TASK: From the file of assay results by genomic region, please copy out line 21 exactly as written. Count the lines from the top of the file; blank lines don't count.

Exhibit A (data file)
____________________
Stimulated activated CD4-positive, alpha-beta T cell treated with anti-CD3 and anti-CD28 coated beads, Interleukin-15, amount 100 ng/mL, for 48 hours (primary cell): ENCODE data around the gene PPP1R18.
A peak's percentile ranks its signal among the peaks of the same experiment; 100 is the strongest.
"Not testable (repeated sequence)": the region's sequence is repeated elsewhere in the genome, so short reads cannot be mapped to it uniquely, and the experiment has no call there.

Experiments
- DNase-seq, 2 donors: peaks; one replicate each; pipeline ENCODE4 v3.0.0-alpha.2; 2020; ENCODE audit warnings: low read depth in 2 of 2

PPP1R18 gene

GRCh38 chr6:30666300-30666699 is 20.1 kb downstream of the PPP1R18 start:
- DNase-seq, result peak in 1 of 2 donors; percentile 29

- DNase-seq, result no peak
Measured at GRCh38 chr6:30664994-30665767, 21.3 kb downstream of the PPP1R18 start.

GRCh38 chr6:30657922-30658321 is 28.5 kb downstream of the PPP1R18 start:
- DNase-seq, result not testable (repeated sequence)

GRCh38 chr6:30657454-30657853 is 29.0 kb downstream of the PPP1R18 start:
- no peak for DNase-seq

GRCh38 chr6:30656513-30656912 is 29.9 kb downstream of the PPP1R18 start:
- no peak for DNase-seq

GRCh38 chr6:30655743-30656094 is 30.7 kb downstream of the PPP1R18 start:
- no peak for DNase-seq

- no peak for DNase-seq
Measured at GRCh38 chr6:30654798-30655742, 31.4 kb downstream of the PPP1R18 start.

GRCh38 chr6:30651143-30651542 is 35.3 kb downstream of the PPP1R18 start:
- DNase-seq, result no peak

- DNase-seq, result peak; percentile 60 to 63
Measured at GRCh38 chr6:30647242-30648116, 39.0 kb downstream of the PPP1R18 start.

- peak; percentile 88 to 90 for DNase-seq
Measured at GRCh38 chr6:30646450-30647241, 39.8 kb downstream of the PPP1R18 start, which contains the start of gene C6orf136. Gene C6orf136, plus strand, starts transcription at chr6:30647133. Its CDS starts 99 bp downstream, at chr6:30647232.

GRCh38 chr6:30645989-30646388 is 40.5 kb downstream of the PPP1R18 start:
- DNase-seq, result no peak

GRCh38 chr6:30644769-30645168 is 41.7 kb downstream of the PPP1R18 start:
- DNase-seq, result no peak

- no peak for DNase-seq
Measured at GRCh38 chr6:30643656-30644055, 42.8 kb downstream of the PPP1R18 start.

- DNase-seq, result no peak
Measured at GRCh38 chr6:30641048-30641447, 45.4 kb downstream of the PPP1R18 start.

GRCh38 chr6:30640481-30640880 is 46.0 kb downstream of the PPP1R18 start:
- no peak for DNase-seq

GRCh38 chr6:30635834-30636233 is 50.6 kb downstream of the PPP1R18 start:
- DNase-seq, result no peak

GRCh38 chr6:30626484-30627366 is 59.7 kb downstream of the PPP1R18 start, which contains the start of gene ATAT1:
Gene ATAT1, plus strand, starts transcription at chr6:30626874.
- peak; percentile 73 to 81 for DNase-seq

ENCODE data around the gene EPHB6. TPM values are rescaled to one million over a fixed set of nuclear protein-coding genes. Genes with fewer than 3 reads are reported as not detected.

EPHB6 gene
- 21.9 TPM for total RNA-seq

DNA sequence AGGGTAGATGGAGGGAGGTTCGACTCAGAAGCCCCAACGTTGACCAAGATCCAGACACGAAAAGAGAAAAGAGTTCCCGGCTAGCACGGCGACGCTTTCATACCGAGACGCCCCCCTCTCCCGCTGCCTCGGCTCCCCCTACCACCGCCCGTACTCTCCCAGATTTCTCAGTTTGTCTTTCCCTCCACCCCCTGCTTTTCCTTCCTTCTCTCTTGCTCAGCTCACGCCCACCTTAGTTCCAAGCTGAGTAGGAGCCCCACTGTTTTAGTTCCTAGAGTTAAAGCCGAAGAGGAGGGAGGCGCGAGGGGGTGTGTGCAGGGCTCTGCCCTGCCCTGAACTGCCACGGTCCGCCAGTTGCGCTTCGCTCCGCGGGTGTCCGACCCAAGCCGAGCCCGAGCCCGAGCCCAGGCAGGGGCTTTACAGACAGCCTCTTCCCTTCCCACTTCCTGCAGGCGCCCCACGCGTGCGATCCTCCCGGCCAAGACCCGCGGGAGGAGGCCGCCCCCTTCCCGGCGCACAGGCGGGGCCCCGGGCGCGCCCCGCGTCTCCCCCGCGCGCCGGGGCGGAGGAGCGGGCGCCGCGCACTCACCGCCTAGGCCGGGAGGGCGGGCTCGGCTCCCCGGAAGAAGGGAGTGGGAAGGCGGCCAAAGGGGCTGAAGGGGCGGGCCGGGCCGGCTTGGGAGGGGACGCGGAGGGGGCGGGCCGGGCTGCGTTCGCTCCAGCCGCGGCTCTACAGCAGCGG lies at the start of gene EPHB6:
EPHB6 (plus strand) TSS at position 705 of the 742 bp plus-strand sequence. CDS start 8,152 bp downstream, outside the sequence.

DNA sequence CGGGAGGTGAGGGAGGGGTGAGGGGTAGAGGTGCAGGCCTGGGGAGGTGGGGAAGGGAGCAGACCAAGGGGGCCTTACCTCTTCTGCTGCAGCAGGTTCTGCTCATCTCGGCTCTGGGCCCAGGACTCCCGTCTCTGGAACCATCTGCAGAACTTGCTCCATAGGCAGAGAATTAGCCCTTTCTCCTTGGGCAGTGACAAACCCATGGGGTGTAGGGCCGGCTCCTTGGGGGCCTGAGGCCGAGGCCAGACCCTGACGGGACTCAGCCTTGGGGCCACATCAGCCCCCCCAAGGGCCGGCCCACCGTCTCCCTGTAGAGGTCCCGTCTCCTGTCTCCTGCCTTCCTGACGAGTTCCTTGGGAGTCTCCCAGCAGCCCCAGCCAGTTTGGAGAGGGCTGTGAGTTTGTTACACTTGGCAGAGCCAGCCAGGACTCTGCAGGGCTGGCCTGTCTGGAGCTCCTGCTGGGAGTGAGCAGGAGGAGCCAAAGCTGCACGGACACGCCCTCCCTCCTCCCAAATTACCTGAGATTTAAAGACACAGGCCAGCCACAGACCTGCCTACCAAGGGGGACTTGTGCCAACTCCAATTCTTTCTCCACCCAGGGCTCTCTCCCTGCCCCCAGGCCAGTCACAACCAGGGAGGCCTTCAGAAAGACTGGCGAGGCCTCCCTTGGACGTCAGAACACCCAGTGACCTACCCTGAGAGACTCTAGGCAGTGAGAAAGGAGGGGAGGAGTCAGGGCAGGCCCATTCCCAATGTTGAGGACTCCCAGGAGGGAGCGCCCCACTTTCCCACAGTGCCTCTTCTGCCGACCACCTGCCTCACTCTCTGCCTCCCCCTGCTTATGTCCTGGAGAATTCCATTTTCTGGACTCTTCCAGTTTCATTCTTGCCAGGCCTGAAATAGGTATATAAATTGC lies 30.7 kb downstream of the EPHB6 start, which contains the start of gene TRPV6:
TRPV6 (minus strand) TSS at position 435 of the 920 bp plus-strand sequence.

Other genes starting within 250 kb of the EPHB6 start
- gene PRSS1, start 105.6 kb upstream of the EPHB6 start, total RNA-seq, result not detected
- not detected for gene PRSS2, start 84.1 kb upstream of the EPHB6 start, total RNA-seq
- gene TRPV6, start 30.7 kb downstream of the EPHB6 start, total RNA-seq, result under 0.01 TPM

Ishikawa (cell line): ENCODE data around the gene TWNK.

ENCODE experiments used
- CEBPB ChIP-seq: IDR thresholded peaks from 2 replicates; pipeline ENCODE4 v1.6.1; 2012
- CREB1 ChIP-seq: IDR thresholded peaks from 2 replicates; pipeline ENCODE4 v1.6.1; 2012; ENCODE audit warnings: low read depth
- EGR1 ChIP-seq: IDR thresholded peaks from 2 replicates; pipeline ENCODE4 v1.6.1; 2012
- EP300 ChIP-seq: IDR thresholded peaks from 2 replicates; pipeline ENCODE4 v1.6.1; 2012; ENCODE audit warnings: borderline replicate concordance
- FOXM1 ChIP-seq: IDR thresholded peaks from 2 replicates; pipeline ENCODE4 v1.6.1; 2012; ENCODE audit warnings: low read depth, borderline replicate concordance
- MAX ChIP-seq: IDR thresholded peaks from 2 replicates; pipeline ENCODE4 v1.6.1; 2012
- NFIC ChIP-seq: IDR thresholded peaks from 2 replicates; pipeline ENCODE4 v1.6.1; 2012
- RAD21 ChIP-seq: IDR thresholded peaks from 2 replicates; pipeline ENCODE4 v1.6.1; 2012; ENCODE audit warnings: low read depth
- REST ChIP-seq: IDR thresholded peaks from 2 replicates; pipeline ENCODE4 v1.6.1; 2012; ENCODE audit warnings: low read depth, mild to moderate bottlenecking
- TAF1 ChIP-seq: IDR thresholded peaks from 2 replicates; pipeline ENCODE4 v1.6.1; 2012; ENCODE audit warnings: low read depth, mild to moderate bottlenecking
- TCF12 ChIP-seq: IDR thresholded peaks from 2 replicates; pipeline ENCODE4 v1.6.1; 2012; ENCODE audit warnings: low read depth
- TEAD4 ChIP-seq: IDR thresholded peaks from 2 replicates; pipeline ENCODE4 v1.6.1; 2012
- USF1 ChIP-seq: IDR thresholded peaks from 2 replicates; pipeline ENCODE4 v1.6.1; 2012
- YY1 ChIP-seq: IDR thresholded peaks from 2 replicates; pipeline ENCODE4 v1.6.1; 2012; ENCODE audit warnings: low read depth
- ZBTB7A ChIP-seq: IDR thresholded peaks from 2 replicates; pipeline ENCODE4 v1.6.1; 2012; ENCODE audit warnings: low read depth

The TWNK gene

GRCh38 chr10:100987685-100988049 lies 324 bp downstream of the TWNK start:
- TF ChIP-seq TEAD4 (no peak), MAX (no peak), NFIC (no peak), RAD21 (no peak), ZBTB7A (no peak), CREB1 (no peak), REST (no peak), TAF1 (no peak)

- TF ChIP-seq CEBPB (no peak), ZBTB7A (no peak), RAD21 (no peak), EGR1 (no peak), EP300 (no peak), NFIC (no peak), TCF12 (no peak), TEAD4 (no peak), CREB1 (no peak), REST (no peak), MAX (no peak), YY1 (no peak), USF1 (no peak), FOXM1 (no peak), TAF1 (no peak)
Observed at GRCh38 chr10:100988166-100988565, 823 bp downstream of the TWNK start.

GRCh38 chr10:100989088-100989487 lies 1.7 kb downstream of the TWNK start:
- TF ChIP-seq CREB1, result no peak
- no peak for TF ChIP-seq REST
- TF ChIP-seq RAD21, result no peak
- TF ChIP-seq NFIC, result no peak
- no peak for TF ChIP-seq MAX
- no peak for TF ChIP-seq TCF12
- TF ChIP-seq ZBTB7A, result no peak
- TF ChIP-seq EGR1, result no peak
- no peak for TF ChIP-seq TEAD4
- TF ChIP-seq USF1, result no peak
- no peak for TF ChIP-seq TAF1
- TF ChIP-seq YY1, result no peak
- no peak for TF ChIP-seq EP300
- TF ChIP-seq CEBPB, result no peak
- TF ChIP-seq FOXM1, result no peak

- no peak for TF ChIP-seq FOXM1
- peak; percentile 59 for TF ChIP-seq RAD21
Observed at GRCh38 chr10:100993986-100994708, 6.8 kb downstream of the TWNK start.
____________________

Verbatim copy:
GRCh38 chr6:30651143-30651542 is 35.3 kb downstream of the PPP1R18 start: